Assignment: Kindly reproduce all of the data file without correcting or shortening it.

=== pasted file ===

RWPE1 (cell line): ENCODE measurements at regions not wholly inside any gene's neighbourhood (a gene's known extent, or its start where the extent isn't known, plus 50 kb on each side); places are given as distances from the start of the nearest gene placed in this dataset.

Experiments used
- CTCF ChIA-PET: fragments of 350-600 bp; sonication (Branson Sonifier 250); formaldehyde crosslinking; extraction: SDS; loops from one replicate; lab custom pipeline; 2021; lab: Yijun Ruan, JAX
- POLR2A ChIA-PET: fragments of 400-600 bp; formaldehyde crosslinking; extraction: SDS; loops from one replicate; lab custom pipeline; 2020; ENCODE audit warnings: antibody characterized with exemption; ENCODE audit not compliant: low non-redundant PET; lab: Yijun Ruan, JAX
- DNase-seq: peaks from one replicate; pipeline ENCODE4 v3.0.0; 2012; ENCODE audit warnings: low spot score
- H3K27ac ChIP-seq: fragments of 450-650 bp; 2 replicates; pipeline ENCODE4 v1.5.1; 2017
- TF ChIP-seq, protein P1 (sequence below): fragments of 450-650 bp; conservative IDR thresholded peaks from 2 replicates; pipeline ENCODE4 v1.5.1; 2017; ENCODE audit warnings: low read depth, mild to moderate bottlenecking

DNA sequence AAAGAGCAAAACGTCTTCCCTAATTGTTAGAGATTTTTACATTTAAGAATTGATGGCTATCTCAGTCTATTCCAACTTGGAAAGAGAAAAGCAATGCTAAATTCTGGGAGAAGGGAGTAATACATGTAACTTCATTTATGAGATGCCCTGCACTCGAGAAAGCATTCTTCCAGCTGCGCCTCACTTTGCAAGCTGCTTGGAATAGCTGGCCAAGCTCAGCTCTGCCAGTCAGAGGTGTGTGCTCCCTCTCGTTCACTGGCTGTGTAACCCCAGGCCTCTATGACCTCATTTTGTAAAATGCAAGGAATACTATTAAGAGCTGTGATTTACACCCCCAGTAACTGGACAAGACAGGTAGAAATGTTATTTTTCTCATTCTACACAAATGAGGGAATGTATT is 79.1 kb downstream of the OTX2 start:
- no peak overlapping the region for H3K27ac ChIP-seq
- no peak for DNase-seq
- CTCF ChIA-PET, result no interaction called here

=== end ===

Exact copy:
RWPE1 (cell line): ENCODE measurements at regions not wholly inside any gene's neighbourhood (a gene's known extent, or its start where the extent isn't known, plus 50 kb on each side); places are given as distances from the start of the nearest gene placed in this dataset.

Experiments used
- CTCF ChIA-PET: fragments of 350-600 bp; sonication (Branson Sonifier 250); formaldehyde crosslinking; extraction: SDS; loops from one replicate; lab custom pipeline; 2021; lab: Yijun Ruan, JAX
- POLR2A ChIA-PET: fragments of 400-600 bp; formaldehyde crosslinking; extraction: SDS; loops from one replicate; lab custom pipeline; 2020; ENCODE audit warnings: antibody characterized with exemption; ENCODE audit not compliant: low non-redundant PET; lab: Yijun Ruan, JAX
- DNase-seq: peaks from one replicate; pipeline ENCODE4 v3.0.0; 2012; ENCODE audit warnings: low spot score
- H3K27ac ChIP-seq: fragments of 450-650 bp; 2 replicates; pipeline ENCODE4 v1.5.1; 2017
- TF ChIP-seq, protein P1 (sequence below): fragments of 450-650 bp; conservative IDR thresholded peaks from 2 replicates; pipeline ENCODE4 v1.5.1; 2017; ENCODE audit warnings: low read depth, mild to moderate bottlenecking

DNA sequence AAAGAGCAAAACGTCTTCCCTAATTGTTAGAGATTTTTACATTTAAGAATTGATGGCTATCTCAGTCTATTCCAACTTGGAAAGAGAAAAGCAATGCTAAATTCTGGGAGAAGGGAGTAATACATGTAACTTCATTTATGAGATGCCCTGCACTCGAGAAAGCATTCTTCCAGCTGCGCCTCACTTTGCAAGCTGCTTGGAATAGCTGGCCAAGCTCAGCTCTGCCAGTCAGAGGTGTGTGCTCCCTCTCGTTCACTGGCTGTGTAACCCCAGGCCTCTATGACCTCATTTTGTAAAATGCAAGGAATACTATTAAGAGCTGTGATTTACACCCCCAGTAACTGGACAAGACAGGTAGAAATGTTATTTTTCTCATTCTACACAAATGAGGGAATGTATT is 79.1 kb downstream of the OTX2 start:
- no peak overlapping the region for H3K27ac ChIP-seq
- no peak for DNase-seq
- CTCF ChIA-PET, result no interaction called here